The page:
The expression pattern of Cipros1 mRNA is intriguing. In Northern blot analysis (Fig. 2B), while the intensity of the bands after the 64-cell stage was constant, the band in the unfertilized egg was at least five-fold more intense than that in the 64-cell stage embryo. Quantitative RT-PCR revealed an expression pattern almost identical to that shown by Northern analysis (data not shown). According to the RT-PCR analysis, during early cleavage stages, Cipros1 is expressed at a constant level about two-fold higher than the level after the 64-cell stage. Thus, a relatively large amount of Cipros1 mRNA was maternally expressed and stored in the egg, and the mRNA decreased after fertilization and was expressed at a rather constant level after gastrulation.
The localization pattern of Cipros1 mRNA was examined by whole-mount In situ hybridization (Fig. 3A, B). In unfertilized and fertilized eggs, the Cipros1 transcript was detected evenly throughout the cytoplasm (data not shown). During the cleavage stage, it was detected in the yolk-free perinuclear cytoplasm of all blastomeres.
Expression pattern of Cipros1 proteins
In order to examine the Cipros1 protein expression, we raised a monoclonal antibody (PS1) against T7-tagged 6 × His-Cipros1 fusion protein. PS1 recognized Cipros1 fusion protein specifically and stained a single band (30 kDa) in the Western blot analysis of the homogenate of C. intestinalis gonad (Fig. 4). A constant level of Cipros1 was detected in Western blots of proteins from various developmental stages from fertilized eggs through late tail-bud stage embryos (Fig. 5). However, the Cipros1 band was about twice as intense in unfertilized eggs as in other developmental stages. This is thought to indicate a higher proportion of the transcripts in the unfertilized eggs. Moreover, longer exposure of the Western blot revealed two other minor bands: one (28 kDa) is very faint and is expressed at constant levels in all stages, and the other (27 kDa) is detected in the unfertilized egg, fertilized egg and 2-cell stage, and much more faintly in the 4- and 16-cell stages. The molecular nature of these minor bands has not yet been determined. As the Cipros1 mRNA was detected as a single band in the Northern analysis, such protein bands are suggested to be post-translationally modified isoforms of Cipros1.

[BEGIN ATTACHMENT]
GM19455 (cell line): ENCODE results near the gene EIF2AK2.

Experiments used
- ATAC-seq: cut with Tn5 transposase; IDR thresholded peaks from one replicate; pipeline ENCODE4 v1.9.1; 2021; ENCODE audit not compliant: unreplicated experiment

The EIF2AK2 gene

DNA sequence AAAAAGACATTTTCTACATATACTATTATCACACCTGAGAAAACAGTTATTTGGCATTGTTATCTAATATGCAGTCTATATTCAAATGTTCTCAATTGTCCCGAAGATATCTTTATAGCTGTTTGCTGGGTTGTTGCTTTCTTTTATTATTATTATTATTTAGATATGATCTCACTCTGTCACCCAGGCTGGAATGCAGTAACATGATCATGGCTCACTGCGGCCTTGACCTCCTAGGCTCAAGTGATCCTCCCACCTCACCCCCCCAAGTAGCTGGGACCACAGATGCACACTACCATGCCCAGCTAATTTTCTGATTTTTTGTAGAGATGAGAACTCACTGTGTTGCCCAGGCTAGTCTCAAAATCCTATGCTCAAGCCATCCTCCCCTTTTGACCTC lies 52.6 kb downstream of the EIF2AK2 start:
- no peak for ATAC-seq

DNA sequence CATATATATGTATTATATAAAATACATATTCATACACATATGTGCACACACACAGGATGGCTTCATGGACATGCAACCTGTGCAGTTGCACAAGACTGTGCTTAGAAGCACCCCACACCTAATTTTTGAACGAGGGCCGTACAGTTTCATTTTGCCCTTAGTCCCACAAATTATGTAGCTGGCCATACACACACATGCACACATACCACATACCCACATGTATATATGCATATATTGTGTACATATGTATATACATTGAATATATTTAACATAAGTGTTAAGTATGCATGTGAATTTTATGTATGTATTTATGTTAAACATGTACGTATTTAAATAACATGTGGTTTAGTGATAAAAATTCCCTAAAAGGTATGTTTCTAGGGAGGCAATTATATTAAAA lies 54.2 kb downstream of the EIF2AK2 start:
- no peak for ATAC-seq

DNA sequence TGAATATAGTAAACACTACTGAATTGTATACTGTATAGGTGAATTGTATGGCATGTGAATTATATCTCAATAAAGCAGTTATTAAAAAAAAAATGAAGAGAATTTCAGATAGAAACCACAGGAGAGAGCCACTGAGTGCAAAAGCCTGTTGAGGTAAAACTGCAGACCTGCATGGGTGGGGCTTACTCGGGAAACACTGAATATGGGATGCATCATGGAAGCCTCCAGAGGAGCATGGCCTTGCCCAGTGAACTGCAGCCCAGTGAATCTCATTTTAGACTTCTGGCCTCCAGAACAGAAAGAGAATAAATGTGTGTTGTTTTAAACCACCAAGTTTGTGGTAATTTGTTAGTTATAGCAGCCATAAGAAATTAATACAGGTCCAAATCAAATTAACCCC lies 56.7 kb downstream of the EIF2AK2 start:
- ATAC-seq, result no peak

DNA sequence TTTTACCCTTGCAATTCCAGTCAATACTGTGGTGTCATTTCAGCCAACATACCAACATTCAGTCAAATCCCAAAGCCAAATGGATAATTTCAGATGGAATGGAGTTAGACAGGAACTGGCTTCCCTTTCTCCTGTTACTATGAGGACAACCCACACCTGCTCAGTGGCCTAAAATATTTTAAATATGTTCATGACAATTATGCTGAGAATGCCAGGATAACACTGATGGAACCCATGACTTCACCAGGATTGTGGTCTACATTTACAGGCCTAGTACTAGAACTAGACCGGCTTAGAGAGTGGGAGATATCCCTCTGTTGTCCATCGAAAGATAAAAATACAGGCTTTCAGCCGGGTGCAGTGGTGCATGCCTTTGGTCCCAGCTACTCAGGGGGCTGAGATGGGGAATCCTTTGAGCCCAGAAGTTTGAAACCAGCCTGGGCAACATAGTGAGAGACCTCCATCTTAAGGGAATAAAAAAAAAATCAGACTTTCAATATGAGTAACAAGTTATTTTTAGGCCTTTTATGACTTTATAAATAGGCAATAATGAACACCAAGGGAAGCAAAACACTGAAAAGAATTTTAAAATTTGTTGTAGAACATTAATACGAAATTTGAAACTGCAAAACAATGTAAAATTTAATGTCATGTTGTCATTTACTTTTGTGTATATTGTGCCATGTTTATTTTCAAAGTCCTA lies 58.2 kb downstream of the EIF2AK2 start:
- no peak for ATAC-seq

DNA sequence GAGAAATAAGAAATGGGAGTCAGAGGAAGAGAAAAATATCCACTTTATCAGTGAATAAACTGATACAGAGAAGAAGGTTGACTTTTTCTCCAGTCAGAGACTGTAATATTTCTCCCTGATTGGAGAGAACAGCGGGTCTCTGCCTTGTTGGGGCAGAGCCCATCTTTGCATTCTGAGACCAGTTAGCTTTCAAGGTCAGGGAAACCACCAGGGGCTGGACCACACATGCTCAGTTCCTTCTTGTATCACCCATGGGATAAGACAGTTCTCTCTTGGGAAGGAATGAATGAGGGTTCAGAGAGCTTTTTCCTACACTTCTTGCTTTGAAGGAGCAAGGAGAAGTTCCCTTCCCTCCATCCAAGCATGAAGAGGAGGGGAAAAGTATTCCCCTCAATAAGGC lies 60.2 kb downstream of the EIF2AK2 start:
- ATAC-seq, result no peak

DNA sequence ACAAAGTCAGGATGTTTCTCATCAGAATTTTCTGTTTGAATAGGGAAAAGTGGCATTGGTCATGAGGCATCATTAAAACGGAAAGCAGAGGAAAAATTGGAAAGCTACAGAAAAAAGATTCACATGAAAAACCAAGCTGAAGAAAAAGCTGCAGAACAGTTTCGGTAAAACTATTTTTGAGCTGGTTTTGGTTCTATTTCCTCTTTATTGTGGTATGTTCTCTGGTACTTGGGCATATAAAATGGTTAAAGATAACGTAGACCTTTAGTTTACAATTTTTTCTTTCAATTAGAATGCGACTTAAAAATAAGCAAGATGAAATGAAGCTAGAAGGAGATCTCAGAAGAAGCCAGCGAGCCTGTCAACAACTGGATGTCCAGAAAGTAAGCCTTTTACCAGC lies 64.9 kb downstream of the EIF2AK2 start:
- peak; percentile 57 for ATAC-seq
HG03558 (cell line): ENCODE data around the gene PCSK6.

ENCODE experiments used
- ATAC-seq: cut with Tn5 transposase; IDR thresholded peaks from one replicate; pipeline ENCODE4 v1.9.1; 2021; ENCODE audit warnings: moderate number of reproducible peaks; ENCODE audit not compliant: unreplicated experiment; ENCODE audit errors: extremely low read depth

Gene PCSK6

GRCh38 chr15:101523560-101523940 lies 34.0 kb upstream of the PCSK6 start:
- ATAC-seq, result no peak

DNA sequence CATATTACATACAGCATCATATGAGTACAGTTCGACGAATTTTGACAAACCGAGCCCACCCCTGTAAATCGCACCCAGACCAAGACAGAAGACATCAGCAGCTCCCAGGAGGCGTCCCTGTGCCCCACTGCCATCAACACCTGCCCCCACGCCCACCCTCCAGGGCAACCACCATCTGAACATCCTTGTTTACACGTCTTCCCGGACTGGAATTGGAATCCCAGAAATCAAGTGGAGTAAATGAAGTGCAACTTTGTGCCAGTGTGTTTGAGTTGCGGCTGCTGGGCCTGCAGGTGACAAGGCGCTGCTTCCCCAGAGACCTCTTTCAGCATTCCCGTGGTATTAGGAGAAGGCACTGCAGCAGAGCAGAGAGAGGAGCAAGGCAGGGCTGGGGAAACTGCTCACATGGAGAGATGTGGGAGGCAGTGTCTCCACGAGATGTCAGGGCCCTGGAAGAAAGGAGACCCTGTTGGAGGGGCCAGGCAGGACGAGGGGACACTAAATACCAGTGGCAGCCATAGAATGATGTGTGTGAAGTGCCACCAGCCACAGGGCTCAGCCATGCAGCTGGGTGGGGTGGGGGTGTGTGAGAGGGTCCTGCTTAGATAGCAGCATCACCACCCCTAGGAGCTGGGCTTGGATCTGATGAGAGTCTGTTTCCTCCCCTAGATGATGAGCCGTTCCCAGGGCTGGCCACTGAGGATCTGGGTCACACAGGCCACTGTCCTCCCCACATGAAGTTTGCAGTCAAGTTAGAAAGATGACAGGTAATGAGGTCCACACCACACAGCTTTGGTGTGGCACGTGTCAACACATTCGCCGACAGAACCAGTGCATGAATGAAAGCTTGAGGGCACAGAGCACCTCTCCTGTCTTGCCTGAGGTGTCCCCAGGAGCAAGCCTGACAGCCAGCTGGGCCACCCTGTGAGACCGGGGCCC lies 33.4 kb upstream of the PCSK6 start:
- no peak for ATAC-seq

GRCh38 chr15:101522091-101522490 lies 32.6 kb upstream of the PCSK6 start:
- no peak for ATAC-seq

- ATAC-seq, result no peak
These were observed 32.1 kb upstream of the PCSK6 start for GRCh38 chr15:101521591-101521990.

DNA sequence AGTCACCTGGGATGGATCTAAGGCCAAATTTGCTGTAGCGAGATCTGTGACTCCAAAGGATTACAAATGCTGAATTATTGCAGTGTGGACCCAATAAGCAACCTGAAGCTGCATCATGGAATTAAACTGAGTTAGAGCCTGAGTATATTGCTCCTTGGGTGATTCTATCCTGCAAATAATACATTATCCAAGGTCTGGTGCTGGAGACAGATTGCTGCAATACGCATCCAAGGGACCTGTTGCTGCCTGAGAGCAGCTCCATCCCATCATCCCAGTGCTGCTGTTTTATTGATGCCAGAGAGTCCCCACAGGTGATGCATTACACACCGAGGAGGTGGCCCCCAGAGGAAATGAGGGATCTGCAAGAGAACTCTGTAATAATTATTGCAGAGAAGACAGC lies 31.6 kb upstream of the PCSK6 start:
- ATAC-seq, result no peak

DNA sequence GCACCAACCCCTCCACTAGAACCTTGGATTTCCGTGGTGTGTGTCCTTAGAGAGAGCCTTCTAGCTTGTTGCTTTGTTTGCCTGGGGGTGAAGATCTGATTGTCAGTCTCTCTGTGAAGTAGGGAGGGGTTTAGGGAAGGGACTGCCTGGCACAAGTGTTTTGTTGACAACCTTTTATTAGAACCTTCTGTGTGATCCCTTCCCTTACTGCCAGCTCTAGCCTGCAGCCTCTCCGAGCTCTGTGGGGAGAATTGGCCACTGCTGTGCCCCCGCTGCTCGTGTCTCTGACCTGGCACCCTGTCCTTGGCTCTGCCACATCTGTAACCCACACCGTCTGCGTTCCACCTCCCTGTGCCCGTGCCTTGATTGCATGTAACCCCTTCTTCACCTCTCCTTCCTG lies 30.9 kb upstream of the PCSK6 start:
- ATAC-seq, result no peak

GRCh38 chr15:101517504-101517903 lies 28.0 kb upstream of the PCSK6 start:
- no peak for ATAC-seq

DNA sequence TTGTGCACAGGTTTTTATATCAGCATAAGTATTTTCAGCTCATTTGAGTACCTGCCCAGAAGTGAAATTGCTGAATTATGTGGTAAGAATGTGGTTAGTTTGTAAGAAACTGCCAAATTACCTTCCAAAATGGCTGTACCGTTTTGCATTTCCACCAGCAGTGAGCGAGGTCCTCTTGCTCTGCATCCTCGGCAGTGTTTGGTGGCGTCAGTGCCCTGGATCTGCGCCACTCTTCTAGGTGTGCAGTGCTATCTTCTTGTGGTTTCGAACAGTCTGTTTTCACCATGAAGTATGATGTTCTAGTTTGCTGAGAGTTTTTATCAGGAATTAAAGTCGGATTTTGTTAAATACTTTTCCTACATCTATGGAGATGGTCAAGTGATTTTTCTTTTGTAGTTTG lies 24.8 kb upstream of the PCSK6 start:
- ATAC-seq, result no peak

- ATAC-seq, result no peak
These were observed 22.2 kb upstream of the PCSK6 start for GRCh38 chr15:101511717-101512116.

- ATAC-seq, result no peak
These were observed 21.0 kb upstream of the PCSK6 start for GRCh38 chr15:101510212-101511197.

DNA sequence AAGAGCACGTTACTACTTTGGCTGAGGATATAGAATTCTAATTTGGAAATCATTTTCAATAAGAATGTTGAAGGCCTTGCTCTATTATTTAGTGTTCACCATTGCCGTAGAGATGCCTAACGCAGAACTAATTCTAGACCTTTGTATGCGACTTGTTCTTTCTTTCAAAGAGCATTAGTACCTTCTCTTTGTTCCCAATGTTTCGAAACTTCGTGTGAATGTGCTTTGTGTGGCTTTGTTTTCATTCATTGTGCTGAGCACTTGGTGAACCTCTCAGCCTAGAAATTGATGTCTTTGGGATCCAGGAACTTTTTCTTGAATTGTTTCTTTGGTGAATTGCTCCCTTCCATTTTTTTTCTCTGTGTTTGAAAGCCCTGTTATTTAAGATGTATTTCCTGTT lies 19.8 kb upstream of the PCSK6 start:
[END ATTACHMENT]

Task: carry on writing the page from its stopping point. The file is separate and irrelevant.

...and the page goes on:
Sections of Ciona embryos were stained with PS1 antibody. In unfertilized eggs, the entire cytoplasm was weakly stained. Throughout the cleavage stage, the yolk-free area of the perinuclear cytoplasm of all blastomeres was stained (Fig. 3C), and throughout early development, the Cipros1 protein showed no obvious localization.
We thank Dr. H. Yokosawa for his valuable suggestions and his critical reading of the manuscript. We also thank members of the Otsuchi Marine Research Center, Ocean Research Institute of the University of Tokyo, Education and Research Center of Marine Bio-Resources, Faculty of Agriculture of Tohoku University, Ushimado Marine Laboratory of Okayama University and Mukaishima Marine Biological Laboratory of Hiroshima University for facilitating the collection of animals. This work was supported by the “Research for the Future” Program from the Japan Society for the Promotion of Science (96L00404 to T.N.), Grant-in-Aid from the Ministry of Education, Science, Sports and Culture, Japan (10174228 to T.N.) and by a Visiting Researcher grant from the Ocean Research Institute of the University of Tokyo. K.J.T was a doctoral fellow of JSPS with a research grant (8110).